On Monday, Pfizer, America's largest drug company, announced plans to buy Allergan, the maker of Botox, for $160 billion. The gem in the deal: Allergan's Dublin, Ireland-based headquarters, which means that despite running the bulk of its operations out of Parsippany, N.J., it pays a lower tax rate. The move will lower Pfizer's tax rate from 25% to 18%, but more than that it will allow the company to use the many billions of dollars it has overseas to buy back shares, raising its share price. (Source: Healthcare News)

Pfizer agrees to acquire Allergan in $160bn deal
Tue, 24 Nov 2015 00:00:00 +0100 | Pharmaceutical Technology
US drug manufacturer Pfizer has signed an agreement to buy Irish Botox maker Allergan for $160bn, which will create the world's largest pharmaceutical company. (Source: Pharmaceutical Technology)

Adverse Clinical Effects of Botulinum Toxin Intramuscular Injections for Spasticity.
Tue, 24 Nov 2015 00:00:00 +0100 | The Canadian Journal of Neurological Sciences
CONCLUSION: While BoNTA is useful in managing spasticity, future studies need to investigate the factors that can minimize AEs. A better understanding of the underlying mechanisms of the AEs can also improve guidelines for BoNTA administration and enhance outcomes.

Empire Medical Training and Merz North America Partner to Introduce...
Mon, 23 Nov 2015 21:00:14 +0100 | PRWeb: Medical Pharmaceuticals
Empire has teamed up with international healthcare company, Merz North America, to provide physicians with the newest products in aesthetics, dermatology and neuroscience.(PRWeb November 23, 2015)Read the full story at (Source: PRWeb: Medical Pharmaceuticals)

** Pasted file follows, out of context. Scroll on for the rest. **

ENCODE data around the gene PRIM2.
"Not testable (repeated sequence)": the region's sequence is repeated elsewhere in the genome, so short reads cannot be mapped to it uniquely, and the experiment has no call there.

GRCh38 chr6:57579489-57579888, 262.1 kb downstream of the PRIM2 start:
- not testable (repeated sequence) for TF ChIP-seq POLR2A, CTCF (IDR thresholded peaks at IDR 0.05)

Merger Math: Is There Anything Left For Pfizer To Cut At Allergan?
Mon, 23 Nov 2015 15:45:00 +0100 | Healthcare News
Allergan, the Dublin, Ireland-based company that Pfizer just announced plans to purchase, is not the same company that made the Allergan name famous by turning Botox into a household name. Instead, it's the descendant of a small, New Jersey-based generic drug maker, Watson Pharmaceuticals, that decided to grow through mergers and acquisitions -- and in doing so moved its own tax domicile to Ireland, cutting its tax rate. Last year, the company, re-dubbed Actavis, snatched Allergan from the jaws of Valeant Pharmaceuticals, which had been pursuing the Botox maker. Later on, it changed its name to Allergan. (Source: Healthcare News)

Pfizer and Allergan Reach $150 Billion Merger Deal
Mon, 23 Nov 2015 04:24:50 +0100 | NYT Health
The deal, to be announced Monday, would create a huge new pharmaceutical giant and could potentially help Pfizer lower its American tax rate. (Source: NYT Health)

The Science of Smiling
Sat, 21 Nov 2015 19:05:44 +0100 | Healthy Living - The Huffington Post
When we are happy, our natural response is to smile. But if you flip that around, does the reverse hold true? When we smile, is our natural response then to be happy? Science says yes. In fact, even faking or forcing a smile reduces stress and makes you happier. That's what psychological scientists Tara Kraft and Sarah Pressman found when they conducted a clever study to test this connection. The researchers had their participants put chopsticks in their mouths to produce one of three facial expressions: a neutral expression, a standard smile (a "half" smile that stays located by the mouth), or a Duchenne smile (a big one, ear to ear). Only half of the 169 total participants were instructed to smile. Then the participants were asked to do a series of stressful, multi-tasking activities...